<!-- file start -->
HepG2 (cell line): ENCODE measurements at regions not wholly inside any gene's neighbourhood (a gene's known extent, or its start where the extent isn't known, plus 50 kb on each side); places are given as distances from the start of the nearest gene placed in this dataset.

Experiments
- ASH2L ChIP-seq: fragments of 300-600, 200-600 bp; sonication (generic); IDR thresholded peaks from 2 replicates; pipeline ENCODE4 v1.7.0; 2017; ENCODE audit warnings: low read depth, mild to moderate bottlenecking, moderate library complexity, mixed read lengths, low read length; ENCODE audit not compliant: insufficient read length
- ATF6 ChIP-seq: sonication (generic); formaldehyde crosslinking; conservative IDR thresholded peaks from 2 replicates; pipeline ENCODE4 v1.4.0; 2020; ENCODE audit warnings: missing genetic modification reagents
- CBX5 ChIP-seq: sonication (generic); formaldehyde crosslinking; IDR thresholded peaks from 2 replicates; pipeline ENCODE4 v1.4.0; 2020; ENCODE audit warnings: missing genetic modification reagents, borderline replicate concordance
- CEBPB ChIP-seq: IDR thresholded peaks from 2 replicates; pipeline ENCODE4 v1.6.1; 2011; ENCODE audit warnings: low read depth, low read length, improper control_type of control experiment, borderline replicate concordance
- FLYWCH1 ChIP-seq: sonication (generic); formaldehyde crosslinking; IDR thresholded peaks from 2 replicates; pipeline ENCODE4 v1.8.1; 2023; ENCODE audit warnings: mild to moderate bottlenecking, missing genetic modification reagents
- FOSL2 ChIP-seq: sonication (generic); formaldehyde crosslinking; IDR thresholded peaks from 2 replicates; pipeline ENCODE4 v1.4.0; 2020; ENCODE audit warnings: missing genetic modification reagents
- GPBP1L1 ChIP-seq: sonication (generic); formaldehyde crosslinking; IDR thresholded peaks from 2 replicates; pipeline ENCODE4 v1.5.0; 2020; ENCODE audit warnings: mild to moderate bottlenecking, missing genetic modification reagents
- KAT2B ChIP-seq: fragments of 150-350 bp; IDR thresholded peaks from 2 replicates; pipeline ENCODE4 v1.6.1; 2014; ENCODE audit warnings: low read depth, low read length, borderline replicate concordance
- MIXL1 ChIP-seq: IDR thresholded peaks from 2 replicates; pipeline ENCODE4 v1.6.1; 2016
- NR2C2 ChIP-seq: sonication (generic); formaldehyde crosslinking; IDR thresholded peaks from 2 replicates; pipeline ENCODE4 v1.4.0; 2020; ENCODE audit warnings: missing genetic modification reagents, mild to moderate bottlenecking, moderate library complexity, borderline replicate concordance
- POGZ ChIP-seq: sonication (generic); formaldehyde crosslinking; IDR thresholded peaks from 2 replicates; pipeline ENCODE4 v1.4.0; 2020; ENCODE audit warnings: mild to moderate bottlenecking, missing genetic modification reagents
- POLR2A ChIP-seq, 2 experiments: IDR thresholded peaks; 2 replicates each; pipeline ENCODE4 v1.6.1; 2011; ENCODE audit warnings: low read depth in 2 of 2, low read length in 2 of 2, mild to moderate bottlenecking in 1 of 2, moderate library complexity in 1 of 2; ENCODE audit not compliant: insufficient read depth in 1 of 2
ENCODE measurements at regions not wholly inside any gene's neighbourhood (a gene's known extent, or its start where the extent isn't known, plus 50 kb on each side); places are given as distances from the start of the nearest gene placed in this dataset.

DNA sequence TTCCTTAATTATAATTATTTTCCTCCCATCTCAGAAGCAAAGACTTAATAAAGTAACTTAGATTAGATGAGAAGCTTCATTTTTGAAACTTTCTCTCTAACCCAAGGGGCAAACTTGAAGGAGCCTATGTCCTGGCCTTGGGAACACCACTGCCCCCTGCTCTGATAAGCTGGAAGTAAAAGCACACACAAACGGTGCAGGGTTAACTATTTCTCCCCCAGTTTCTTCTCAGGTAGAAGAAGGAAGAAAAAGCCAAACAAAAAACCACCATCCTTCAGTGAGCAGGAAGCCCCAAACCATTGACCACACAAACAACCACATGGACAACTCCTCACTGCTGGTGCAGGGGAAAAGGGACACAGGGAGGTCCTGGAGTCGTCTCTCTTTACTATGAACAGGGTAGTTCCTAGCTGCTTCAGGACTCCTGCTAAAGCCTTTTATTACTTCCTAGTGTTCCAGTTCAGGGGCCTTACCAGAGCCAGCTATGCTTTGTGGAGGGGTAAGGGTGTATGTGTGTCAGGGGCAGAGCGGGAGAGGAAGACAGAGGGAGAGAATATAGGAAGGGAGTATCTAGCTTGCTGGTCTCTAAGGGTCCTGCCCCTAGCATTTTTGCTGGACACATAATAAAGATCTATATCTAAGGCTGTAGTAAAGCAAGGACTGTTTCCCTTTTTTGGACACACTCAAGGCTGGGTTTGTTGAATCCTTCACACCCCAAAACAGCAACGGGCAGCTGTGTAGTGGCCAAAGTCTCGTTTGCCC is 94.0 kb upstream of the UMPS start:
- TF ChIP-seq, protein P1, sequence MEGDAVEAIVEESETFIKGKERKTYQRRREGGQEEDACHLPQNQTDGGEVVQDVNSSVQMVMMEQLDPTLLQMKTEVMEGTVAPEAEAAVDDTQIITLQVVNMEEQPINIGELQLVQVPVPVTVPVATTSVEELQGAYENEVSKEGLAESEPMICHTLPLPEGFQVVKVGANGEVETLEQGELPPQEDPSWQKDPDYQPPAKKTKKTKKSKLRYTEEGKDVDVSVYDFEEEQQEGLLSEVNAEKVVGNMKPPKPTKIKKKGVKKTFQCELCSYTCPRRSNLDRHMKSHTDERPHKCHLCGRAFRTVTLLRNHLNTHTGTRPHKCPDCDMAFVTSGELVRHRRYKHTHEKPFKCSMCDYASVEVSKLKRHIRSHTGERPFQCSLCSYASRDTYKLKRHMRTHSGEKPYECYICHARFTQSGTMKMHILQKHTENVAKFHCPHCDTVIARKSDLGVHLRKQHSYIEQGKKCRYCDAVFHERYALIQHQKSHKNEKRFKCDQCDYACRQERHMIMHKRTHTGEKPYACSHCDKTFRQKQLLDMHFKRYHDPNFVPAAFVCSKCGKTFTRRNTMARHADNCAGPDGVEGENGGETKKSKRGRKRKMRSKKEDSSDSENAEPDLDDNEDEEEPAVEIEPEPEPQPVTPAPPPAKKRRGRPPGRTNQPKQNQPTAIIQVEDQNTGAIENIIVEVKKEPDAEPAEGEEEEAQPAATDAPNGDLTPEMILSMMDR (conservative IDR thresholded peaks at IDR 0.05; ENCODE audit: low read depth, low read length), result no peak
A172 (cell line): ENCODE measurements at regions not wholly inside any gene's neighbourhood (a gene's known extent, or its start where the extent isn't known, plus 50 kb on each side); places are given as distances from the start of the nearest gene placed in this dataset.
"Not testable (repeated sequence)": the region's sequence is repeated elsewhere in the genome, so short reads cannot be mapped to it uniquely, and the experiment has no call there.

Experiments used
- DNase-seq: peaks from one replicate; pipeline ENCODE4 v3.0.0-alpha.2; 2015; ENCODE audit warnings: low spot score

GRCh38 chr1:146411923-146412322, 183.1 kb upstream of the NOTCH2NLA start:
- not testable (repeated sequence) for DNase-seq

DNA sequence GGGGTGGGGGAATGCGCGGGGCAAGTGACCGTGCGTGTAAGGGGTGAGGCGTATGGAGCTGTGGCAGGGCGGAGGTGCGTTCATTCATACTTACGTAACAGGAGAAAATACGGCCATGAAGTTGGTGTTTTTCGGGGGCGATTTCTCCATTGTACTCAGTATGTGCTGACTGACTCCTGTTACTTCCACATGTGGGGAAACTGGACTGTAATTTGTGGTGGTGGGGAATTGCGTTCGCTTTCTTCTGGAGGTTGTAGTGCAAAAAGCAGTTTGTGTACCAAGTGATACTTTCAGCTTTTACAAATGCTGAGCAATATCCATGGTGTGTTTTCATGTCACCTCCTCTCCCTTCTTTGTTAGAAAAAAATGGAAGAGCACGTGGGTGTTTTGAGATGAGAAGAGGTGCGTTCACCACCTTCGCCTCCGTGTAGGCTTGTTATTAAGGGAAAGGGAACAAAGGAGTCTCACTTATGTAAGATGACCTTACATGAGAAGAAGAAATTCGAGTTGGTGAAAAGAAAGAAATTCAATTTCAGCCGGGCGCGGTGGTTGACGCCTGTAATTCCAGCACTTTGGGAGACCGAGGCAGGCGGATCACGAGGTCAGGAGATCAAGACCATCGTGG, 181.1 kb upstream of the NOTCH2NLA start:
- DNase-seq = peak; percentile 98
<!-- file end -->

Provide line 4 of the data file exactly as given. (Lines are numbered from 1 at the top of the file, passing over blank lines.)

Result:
- ATF6 ChIP-seq: sonication (generic); formaldehyde crosslinking; conservative IDR thresholded peaks from 2 replicates; pipeline ENCODE4 v1.4.0; 2020; ENCODE audit warnings: missing genetic modification reagents